I should like to make a point regarding the actual explaining of new superannuation schemes to certain categories of local authorities. I have experience of many local authority categories coming to me and asking for an explanation in regard to what they were entitled to under the new scheme, what they could opt for and what they would have in preference to that option if they remained in the existing scheme. They seemed to have experienced a certain confusion in regard to the scheme. Perhaps the measures were complicated for them. I believe that in future where such changes are envisaged more study should be given by county managers, county secretaries and other officials to ensure that the categories involved understand what they are being asked to do. Sometimes, because people are advised by the responsible officers that they should enter a new scheme, they think they should do it without giving much thought or study to the matter and are reluctant to put questions to their immediate superiors as regards the pros and cons of what is put before them. I believe these employees deserve the utmost consideration in this regard and that their immediate superiors should do everything possible to explain the full ramifications of any superannuation amendments to them in the future.

Any consolidated scheme that will be drawn up will be welcome. The retrospective element which is embodied in this legislation is most welcome. The question raised by Senator Cooney needs answering by the Minister. I hope that he will do so and thereby give to the cause which is attempted in this legislation a proper vehicle which will measure up to the cause itself.

I would like to join in welcoming this Bill. A number of serious anomalies existed in relation to the superannuation of local government employees. I am very glad to see this timely Bill. The objection to it seems rather exaggerated. I would like to see this Bill going through.

As a member of a local authority I welcome this Bill. It is about time that people working in local government had the same conditions as teachers and so on. It is fitting that a Fianna Fáil Minister with his vast experience in the field of local government should see that this was necessary. In answer to Senator Markey I have talked about this to some employees of local government and I do not think they are quite as confused as the Senator thinks they are. Maybe a few years ago some local authority employees might be confused but not now.

I have known the service those people give long before I came here. Senator Cooney, of course, with his legal experience, has his own slant on it. I would not dare compete with his vast experience. I welcome this Bill.

Senator Cooney refers to the introduction of a new principle, possibly an unconstitutional one, as he says, to the effect that regulations may be made to amend or repeal Acts of the Oireachtas. This is not a new concept. It follows what was done in the Superannuation and Pensions Act of 1976, which was authorised by the previous Government.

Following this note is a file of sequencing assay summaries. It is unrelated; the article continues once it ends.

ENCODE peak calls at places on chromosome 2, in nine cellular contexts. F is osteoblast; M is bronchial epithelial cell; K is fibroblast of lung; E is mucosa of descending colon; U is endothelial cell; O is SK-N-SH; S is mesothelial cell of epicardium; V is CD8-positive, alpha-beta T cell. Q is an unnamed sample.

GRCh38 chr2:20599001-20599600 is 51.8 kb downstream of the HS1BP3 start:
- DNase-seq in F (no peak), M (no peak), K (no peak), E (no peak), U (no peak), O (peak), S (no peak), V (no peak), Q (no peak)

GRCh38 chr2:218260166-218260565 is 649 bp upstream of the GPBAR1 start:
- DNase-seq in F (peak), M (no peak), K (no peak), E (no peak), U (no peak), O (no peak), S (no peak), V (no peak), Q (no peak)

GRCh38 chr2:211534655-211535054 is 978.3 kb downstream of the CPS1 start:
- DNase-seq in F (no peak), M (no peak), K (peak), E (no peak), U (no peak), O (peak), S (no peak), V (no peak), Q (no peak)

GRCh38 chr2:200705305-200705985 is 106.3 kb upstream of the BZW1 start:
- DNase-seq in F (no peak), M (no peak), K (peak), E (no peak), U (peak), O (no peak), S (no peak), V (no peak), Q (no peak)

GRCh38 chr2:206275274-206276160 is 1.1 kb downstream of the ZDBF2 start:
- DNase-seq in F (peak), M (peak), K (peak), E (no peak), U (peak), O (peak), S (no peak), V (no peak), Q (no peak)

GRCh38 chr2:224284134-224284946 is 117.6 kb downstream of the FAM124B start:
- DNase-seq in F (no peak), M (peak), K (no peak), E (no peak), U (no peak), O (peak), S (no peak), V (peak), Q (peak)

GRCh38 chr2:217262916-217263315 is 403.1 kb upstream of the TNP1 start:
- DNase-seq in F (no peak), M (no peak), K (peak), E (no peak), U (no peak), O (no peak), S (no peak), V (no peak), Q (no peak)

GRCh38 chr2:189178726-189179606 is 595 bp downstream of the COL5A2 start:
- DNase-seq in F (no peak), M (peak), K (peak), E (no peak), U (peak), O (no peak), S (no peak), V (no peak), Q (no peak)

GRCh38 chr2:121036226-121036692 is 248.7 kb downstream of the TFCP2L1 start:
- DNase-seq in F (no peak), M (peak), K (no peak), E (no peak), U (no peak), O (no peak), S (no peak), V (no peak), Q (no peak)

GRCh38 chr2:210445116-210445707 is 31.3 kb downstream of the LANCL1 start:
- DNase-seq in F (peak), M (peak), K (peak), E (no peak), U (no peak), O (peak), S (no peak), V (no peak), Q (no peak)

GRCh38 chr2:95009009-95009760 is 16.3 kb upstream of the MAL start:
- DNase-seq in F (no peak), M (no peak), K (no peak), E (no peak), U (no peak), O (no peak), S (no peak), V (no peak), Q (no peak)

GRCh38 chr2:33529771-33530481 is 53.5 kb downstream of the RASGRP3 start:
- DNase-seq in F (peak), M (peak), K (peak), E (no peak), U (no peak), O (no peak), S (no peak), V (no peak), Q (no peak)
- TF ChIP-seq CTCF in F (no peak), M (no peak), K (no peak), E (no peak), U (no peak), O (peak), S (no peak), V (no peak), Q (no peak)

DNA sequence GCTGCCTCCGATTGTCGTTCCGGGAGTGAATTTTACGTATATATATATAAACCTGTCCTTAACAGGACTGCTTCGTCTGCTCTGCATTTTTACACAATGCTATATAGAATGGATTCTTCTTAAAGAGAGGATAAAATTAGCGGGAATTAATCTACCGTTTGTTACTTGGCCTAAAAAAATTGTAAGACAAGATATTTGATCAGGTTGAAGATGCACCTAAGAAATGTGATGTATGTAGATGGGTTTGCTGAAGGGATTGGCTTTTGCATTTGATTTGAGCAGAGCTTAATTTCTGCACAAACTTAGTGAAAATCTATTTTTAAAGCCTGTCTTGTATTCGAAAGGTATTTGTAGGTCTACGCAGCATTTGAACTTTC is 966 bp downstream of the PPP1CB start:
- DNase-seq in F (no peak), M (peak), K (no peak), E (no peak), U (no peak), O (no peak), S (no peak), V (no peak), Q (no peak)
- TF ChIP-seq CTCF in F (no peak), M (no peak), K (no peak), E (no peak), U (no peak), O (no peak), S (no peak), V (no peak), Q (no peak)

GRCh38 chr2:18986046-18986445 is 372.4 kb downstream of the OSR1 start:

That, too, was unconstitutional.

I do not agree. We must bear in mind that this is only a transitional measure. The Acts which are due for repeal will be repealed in accordance with the provisions of this Bill under section 11. No person's rights may be adversely affected because of the savers in section 5 (4) and in section 6 of this Bill. Adequate provision is being made in the Bill for the interval period, that is the period between the coming into operation of section 11 and making the schemes and regulations.

Senator Moynihan criticised the change of pension rights without the agreement of the staff. In fact, the unions have agreed that it is a change of the present system. Moreover, individuals have the right to opt out of any changes. The proposals made by unions on behalf of their members, proposals submitted by individuals, were carefully considered by the working party which was set up in 1976. I would like to express my thanks to the working party who put in a tremendous amount of work into the change in the superannuation of the staff of local authorities, health boards and other bodies. We must bear in mind that superannuation is now an on-going situation. This is very relevant to the present Bill. It is continuously being discussed in conciliation and arbitration. Pension schemes and superannuation is now part of many wage and salary agreements and improvements in the rights of employees.

As regards the point raised by Senator de Brún the working party is still operating. Any grievances which any individual or any employee may have will be sympathetically considered by the working party. Senator Markey's main criticism of the Bill was similar to Senator Cooney's and the reply is the same. I agree that county managers, county secretaries, the immediate employers of the employees, should guide the employees as regards options. Numerous circulars on this matter were sent out from my Department to the employees. If any employee has any doubt and wants to clarify any matter he is quite welcome to either get in touch with the working party or get in touch with my Department and we will clarify the matter for him as far as possible. I do not agree that this is unconstitutional. It follows the same pattern as was followed in the Superannuation and Pensions Act, 1976, in relation to civil service pensions.

Question put and agreed to.

An Leas-Chathaoirleach

Next Stage?

I have raised what I consider to be a very serious and fundamental objection to this Bill. The Minister has given me an answer and he has referred me to certain sections of the Bill as part of his answer. I will certainly need time to consider his answer in relation to the contention I am making. I am alleging that the Bill is flagrantly unconstitutional. It is assuming to take lawmaking powers by regulation.

Committee Stage ordered for Wednesday, 5 December 1979.